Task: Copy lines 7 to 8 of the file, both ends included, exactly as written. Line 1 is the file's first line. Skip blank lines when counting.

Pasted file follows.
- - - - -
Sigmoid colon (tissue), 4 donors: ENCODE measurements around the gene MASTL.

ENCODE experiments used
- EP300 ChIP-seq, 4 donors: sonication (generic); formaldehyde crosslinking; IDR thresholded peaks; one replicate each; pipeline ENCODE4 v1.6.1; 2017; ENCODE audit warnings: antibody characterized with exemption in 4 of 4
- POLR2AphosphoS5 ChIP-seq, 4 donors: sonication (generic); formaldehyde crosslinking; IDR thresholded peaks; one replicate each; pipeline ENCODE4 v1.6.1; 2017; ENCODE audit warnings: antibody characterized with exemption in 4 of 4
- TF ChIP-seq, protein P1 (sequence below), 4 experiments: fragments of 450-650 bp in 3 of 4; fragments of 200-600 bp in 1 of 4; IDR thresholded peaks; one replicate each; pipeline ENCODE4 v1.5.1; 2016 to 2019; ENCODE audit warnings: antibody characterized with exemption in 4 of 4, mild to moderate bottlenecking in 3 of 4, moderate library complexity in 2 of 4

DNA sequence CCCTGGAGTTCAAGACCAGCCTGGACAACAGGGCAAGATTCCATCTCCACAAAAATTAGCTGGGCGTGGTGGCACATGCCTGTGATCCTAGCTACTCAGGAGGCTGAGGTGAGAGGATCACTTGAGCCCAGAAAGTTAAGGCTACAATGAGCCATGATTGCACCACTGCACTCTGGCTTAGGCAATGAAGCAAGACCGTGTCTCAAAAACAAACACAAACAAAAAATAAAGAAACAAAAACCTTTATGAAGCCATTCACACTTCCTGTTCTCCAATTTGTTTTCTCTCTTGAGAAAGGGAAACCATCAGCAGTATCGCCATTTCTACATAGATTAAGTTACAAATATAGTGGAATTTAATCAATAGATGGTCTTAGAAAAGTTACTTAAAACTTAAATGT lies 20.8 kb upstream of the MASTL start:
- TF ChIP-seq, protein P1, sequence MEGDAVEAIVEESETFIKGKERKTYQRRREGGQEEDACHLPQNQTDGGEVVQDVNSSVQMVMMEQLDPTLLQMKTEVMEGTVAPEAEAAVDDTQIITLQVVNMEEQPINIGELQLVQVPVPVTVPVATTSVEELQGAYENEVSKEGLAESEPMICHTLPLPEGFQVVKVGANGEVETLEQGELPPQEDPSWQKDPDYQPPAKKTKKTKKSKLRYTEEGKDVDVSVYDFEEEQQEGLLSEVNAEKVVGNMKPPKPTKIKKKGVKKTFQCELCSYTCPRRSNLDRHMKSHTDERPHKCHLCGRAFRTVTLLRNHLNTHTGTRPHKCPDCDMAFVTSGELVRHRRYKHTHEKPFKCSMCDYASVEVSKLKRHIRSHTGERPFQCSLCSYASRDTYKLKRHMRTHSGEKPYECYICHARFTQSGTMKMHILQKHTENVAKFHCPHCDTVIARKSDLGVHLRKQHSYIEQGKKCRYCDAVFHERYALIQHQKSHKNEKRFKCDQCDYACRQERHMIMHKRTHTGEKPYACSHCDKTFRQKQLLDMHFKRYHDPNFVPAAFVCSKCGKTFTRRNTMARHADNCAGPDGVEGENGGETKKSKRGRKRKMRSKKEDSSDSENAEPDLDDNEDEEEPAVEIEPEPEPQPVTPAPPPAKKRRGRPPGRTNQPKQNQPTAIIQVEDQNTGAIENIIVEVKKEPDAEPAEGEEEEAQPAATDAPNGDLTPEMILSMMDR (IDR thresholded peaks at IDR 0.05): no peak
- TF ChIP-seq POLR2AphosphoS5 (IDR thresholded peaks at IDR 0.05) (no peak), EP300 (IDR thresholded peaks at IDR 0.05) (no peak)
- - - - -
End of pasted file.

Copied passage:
- TF ChIP-seq, protein P1, sequence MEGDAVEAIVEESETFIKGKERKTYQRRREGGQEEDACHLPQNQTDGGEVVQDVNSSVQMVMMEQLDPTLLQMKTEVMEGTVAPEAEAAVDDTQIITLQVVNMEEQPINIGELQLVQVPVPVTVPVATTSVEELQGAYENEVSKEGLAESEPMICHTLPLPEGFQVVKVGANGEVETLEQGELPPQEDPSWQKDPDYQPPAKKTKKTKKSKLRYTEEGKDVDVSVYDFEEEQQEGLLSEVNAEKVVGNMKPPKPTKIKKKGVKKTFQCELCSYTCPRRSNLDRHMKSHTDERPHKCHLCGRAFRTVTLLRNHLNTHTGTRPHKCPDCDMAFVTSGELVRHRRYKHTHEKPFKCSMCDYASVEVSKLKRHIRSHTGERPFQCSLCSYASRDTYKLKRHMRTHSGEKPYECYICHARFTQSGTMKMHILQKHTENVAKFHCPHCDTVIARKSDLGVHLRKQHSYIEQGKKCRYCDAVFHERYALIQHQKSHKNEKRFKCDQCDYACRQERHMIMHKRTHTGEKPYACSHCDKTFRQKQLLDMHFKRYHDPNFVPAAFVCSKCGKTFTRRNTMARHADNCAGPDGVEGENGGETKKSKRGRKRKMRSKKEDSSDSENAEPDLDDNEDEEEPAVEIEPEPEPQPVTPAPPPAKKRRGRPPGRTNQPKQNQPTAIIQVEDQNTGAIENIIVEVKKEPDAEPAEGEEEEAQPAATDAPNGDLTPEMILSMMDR (IDR thresholded peaks at IDR 0.05): no peak
- TF ChIP-seq POLR2AphosphoS5 (IDR thresholded peaks at IDR 0.05) (no peak), EP300 (IDR thresholded peaks at IDR 0.05) (no peak)